The vowels in English (conventionally represented in brief by the letters a, e, i (sometimes y), o, u) have a different story. They could be pronounced either ‘long’ or ‘short’ and over centuries varied considerably. The important historical change which affects our recognition of Chaucer’s pronunciation took place mainly in the fifteenth and early sixteenth centuries and is called The Great English Vowel Shift. Why it took place is not known but it arose from a different placing of the tongue in the mouth. Its effect was to cause long vowels in stressed positions in the word to tend to become two vowels in close proximity, i.e. diphthongs. This can easily be heard if a native speaker artificially prolongs the pronunciation of the long vowel in such a word as ‘time’. It comes out something like ‘ah-ee’. Most modern English long vowels, whoever the speaker, are diphthongs. This accounts for much of the difference that will immediately be noticed when Chaucer’s Prologue to The Canterbury Tales is first listened to in the present recording. The Great English Vowel Shift took place after Chaucer, though happily before Shakespeare. Thus if Shakespeare’s own pronunciation is now recreated, as scholars can, while it sounds like a curious mixture of modern dialects it is not on the whole fundamentally different in pronunciation from modern English, which is thus perfectly acceptable in speaking Shakespeare’s words. In contrast, vowels, in Chaucer’s English, whether long or short, remained ‘pure’, that is without diphthongisation, much like those in modern European languages. Pronounce Chaucer’s vowels like a French, Dutch, Italian, German, etc., speaker, and you will be historically fairly accurate. Another important difference, often only to be discovered by study, is the difference between the close or open forms of the vowels written as ‘e’ and ‘o’. The ‘open e’ is rather like modern ‘eh’, the ‘close e’ like the first part of the diphthong in ‘may’. Thus in The General Prologue ‘breeth’ has a long open vowel as suggested by the modern pronunciation but sweete has a close ‘e’ as the central vowel. The later spellings, respectively ‘ea’ or ‘ae’ give us clues in such matters, though English spellings, rather arbitrarily selected mainly by sixteenth century printers, are only partial guides to pronunciation. It is difficult for modern English speakers to avoid the diphthong but when the vowels are ‘pure’ the result is a sweeter clearer sound of English than is heard in modern pronunciation.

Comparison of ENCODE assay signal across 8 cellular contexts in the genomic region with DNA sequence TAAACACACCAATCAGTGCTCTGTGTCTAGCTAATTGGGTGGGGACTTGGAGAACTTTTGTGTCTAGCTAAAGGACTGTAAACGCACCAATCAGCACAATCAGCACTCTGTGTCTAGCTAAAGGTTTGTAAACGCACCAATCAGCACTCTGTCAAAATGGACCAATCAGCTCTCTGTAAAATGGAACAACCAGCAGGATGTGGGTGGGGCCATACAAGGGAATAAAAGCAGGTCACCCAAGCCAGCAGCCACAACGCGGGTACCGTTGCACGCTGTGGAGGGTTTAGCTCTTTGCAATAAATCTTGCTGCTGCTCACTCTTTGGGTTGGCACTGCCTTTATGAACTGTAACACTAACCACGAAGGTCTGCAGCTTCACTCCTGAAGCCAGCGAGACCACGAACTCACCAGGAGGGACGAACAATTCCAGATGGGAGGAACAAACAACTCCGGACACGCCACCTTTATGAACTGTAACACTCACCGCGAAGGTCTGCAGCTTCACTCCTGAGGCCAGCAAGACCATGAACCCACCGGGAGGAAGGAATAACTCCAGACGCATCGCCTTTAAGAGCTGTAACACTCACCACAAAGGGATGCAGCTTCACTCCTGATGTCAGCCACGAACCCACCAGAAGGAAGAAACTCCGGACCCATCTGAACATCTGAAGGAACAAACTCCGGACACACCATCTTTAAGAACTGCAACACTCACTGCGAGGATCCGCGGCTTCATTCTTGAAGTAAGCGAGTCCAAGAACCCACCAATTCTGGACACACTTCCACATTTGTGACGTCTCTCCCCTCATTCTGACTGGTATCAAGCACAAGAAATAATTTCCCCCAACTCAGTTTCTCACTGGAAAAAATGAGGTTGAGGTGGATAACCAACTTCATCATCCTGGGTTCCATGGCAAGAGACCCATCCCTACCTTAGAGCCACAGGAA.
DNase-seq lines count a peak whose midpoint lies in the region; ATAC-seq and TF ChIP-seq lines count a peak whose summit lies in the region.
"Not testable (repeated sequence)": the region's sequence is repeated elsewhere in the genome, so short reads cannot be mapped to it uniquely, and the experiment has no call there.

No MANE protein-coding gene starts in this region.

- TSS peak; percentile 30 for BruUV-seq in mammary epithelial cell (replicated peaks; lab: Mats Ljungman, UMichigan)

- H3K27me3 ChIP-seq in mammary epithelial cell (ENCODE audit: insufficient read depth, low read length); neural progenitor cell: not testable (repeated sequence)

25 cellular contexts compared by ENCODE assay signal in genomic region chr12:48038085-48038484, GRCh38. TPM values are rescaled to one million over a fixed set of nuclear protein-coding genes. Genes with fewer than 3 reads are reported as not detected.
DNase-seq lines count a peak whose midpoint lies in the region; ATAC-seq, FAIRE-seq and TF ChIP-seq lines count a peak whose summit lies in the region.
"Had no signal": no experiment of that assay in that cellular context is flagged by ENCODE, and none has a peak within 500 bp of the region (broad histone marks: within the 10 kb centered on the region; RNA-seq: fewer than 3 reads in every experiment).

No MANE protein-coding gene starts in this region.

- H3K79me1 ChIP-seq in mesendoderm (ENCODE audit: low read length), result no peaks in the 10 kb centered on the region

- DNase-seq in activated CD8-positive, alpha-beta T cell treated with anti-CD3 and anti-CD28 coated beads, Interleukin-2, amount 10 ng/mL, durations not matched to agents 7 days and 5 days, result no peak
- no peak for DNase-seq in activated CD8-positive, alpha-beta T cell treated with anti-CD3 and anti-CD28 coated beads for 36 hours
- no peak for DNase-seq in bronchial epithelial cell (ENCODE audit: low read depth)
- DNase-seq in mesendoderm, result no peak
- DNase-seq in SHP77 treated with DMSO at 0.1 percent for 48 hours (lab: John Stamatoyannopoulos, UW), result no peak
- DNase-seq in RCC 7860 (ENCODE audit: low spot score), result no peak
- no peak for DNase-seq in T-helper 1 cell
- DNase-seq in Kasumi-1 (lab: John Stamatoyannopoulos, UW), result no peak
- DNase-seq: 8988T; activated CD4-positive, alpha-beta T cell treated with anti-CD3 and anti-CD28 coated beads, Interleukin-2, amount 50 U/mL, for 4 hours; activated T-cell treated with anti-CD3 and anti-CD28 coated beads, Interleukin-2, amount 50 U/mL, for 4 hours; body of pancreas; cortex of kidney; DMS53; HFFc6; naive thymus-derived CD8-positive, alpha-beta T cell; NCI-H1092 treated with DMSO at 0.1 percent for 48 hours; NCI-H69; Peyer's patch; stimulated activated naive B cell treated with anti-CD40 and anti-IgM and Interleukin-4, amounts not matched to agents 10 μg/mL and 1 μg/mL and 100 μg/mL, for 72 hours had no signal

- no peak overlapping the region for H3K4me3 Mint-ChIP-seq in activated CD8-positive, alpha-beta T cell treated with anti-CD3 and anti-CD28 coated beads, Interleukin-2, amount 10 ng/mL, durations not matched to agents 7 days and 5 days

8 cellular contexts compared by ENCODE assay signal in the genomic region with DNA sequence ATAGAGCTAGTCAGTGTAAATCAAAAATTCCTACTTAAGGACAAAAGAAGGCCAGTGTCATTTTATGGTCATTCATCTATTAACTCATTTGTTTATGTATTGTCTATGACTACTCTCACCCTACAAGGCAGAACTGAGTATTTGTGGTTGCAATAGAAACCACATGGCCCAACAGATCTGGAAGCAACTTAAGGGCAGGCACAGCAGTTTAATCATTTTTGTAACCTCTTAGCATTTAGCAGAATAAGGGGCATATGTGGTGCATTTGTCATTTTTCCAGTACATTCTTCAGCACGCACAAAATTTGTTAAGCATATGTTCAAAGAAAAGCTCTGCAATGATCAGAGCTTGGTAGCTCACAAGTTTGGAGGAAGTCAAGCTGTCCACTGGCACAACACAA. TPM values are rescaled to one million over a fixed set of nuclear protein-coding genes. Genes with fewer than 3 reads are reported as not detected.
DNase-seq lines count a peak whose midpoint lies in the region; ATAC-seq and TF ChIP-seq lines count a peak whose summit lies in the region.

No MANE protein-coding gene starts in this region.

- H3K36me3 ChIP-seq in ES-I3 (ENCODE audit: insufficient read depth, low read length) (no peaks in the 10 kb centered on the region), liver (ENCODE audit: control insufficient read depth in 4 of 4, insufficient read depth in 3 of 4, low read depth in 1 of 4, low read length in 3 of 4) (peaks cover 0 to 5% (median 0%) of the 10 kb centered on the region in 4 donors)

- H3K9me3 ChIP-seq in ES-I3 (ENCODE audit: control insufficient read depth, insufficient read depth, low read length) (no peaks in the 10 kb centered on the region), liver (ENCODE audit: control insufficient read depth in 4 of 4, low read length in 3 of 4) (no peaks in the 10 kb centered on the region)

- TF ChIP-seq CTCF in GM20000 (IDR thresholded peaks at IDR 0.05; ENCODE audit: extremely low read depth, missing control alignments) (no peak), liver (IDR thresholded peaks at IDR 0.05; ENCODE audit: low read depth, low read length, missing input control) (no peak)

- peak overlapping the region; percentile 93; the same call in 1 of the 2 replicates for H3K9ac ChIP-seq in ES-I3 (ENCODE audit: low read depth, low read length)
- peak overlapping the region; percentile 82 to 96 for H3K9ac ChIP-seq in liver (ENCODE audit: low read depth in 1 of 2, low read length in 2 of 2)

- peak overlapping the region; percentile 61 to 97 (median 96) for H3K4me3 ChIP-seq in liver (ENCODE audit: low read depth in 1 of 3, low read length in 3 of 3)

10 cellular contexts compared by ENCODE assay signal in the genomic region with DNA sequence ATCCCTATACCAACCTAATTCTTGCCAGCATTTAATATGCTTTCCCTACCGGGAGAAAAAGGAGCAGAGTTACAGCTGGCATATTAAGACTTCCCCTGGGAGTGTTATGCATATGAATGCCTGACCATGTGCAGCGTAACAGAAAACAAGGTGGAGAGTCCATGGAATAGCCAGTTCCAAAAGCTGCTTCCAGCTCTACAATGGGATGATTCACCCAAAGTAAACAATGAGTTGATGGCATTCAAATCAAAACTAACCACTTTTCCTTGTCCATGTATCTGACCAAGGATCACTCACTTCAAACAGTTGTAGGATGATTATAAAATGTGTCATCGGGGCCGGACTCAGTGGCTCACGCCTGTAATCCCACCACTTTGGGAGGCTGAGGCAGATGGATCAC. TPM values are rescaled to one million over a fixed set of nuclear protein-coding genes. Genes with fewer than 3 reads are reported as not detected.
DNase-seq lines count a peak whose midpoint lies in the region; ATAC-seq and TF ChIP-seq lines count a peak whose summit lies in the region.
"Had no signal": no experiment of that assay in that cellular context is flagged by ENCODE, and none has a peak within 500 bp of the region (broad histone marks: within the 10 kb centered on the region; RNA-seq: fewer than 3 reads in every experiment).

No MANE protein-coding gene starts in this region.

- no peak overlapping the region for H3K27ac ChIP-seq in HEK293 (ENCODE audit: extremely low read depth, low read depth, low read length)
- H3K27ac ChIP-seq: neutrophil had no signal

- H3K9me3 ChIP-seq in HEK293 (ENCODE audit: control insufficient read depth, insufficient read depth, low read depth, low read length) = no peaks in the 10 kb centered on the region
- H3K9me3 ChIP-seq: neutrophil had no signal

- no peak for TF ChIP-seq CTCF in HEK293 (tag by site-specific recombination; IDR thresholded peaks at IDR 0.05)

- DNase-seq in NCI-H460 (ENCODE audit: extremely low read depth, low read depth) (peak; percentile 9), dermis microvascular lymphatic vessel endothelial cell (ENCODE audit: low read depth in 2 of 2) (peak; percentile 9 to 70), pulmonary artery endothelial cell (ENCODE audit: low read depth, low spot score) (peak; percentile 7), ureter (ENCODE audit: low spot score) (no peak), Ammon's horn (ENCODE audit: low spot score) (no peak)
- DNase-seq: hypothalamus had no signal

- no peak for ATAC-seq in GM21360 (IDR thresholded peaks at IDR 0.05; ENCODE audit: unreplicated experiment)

With the sounds indicated by the letter ‘o’, ‘open o’ is like the central vowel in ‘lord’, the ‘close o’ like the first part of the diphthong in modern ‘boat’. Again, modern spellings give us some clues. In the Modern English word, ‘sun’, the central vowel is often represented in Chaucer’s English by the letter ‘o’. The reason is due to Middle English script. The letter ‘u’ could be represented by two ‘minims’, which were written by single strokes like the modern English ‘i’ without the dot above it. But the letter ‘n’ could be similarly represented by two minims. This is confusing to the eye, so the sound formerly and again nowadays represented by the letter ‘u’ was often represented by an ‘o’. But in the case of such a word as ‘lond’ the ‘o’ represents the different vowel which has survived in modern English in the same word, ‘land’.
The most important way of appreciating the beauty, power and subtlety of Chaucer’s poetry is a proper grasp of the metre. Its basic rhythm in The General Prologue of a regular but variable five-stress line was largely obscured in the fifteenth century because of the carelessness of Chaucer’s scribes and the lack of a standard spelling, so that his verse looked and sounded clumsy and rough until recovery began in the eighteenth century. Modern scholarly editions present a text whose spelling is to some extent tidied up, and the regular stress can be sensed, but even here there are uncertainties for the unpractised reader. The essential question is whether or not to sound the final ‘e’ written in many words. Final ‘e’ is often the residue of an earlier fuller inflection in Old English, and thus should be lightly sounded, but it was also often added meaninglessly by scribes, and as in modern English was not sounded. Sometimes Chaucer himself skips it. The reader’s ear must be the guide in the verse. The underlying beat is regular but variable. Final ‘e’ may or may not be needed for the metre in the course of a line, but final ’e’ at the end of a line is usually sounded. The proof of this is given in The General Prologue itself, where the rhyme for Rome is ‘to me’ which proves the pronunciation here of the final ‘e’ in ‘Rome’. But elsewhere, as in ‘Rome’ the final ‘e’ may be disregarded, according to the need of the regular but not mechanical stress pattern of the line.